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The Jamestown Experiment : The Remarkable Story of the Enterprising Colony and the Unexpected Results That Shaped America
by Tony Williams


Overview - The Jamestown Experiment is the dramatic, engaging, and tumultuous story of one of the most audacious business efforts in Western history. It is the story of well-known figures like John Smith setting out to create a source of wealth not bestowed by heritage.  Read more...

 
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More About The Jamestown Experiment by Tony Williams
 
 
 
Overview
The Jamestown Experiment is the dramatic, engaging, and tumultuous story of one of the most audacious business efforts in Western history. It is the story of well-known figures like John Smith setting out to create a source of wealth not bestowed by heritage. The decisions they made to keep this business alive-tobacco and indentured servants among them-would not only affect their effort, but shape the future of the land they adopted.
The Jamestown Experiment is the untold story of the unlikely and dramatic events that defined the "self-made man" and gave birth to the American dream.

 
Details
  • ISBN-13: 9781402243530
  • ISBN-10: 1402243537
  • Publisher: Sourcebooks
  • Publish Date: February 2011
  • Page Count: 302


Related Categories

Books > History > United States - Colonial Period

 
Publishers Weekly Reviews

Publishers Weekly® Reviews

  • Reviewed in: Publishers Weekly, page .
  • Review Date: 2011-03-07
  • Reviewer: Staff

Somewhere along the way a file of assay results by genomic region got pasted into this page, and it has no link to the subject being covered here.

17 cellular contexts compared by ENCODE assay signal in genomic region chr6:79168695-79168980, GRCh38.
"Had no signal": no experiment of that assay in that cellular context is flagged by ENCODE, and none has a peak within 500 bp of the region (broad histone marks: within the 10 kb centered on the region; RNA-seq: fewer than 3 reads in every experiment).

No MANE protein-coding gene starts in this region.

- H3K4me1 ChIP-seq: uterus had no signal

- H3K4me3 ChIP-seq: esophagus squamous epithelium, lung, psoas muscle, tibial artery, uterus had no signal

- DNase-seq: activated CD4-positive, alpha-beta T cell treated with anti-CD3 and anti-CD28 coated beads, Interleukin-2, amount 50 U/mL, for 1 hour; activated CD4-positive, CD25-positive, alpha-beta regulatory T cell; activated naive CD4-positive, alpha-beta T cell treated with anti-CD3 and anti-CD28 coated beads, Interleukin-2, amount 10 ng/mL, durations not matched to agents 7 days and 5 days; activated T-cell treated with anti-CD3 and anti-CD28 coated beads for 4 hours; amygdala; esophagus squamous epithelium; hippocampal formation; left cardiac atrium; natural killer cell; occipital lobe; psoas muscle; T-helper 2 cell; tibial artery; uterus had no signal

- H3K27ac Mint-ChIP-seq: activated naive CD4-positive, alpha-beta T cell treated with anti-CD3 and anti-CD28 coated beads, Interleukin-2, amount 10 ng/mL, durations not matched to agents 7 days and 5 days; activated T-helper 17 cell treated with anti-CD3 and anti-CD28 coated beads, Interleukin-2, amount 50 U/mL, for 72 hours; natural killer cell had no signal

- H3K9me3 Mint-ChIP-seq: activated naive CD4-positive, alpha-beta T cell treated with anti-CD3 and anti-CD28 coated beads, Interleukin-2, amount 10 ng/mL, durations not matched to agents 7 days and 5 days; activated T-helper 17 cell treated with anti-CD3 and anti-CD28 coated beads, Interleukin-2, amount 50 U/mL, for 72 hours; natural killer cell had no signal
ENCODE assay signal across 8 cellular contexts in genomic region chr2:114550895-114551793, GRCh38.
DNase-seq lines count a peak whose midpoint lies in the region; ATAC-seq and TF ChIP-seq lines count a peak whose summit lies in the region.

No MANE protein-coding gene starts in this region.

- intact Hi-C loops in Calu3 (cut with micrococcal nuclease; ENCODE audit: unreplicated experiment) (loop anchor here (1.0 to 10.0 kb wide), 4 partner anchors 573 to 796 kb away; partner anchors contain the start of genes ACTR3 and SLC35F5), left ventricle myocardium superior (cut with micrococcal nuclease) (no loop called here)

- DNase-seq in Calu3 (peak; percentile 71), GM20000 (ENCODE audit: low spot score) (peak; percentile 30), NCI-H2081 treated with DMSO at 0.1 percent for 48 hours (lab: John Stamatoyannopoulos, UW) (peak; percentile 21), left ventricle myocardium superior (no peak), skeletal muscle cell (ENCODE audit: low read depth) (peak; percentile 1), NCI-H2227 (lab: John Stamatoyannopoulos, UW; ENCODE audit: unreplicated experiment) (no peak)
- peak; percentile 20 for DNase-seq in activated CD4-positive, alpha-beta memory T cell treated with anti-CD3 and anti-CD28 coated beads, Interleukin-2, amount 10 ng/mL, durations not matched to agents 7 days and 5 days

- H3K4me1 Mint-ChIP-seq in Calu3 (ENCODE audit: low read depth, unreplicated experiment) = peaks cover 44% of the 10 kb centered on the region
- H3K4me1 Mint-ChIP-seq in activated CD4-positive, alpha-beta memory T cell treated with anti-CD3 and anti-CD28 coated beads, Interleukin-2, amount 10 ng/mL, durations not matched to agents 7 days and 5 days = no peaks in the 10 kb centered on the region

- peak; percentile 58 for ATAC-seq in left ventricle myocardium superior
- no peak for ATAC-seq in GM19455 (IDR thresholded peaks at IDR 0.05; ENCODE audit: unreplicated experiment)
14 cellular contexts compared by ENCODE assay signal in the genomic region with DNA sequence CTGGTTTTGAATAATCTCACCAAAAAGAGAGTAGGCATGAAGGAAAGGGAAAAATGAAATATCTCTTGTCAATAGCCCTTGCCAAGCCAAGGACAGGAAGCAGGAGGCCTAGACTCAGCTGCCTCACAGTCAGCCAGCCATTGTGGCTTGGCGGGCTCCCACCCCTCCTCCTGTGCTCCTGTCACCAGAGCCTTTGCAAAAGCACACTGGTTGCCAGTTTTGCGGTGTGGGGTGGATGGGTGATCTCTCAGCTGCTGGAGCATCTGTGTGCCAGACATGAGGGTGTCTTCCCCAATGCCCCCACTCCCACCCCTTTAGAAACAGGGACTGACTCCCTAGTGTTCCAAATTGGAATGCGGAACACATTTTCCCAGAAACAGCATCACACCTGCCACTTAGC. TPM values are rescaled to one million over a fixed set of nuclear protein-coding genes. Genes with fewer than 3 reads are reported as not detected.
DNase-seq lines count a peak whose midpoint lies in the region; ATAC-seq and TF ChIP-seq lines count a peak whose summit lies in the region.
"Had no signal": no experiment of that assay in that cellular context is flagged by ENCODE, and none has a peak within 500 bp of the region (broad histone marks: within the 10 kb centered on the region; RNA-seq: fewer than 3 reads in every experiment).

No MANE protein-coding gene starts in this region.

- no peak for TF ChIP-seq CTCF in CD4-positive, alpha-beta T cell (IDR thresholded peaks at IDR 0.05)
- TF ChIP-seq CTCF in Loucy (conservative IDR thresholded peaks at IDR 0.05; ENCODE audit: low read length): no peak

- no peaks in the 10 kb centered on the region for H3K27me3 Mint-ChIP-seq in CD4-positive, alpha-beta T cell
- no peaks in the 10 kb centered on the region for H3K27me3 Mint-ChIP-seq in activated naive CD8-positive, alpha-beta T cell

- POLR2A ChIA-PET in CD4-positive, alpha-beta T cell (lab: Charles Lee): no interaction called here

Williams fills his absorbing new effort (The Pox and the Covenant) with outrageously colorful characters, including arrogant politicos, mutinous citizens, treacherous Indians, their equally cruel white counterparts, and "gentleman adventurers" aplenty. After the journey of "107 brave souls…across 3,000 miles of ocean into a virtually unknown land...the tottering colony faced very grim prospects in the race against death." Atrocities were rampant: emissaries to the Indians were "killed and their mouths ‘stopped full of bread' as a sign of what would happen to any Englishmen who sought food from the Indians," and after one battle an English leader ordered a soldier beheaded for sparing Indians, including children. "They decided to toss the children overboard and shoot them." Williams chronicles dreadful voyages, shipwrecks (including one that stranded a group in Bermuda for a year), unremitting privation, interminable skirmishes among Indians and settlers, a flamboyant public relations ploy to attract more English investment, and more. Miraculously, settlers survived this disastrous period (1607 to 1619), evolving to enjoy a thriving tobacco trade. "The American dream was built along the banks of the James River," says Williams, but before the dream came the nightmare. (Feb.)

 
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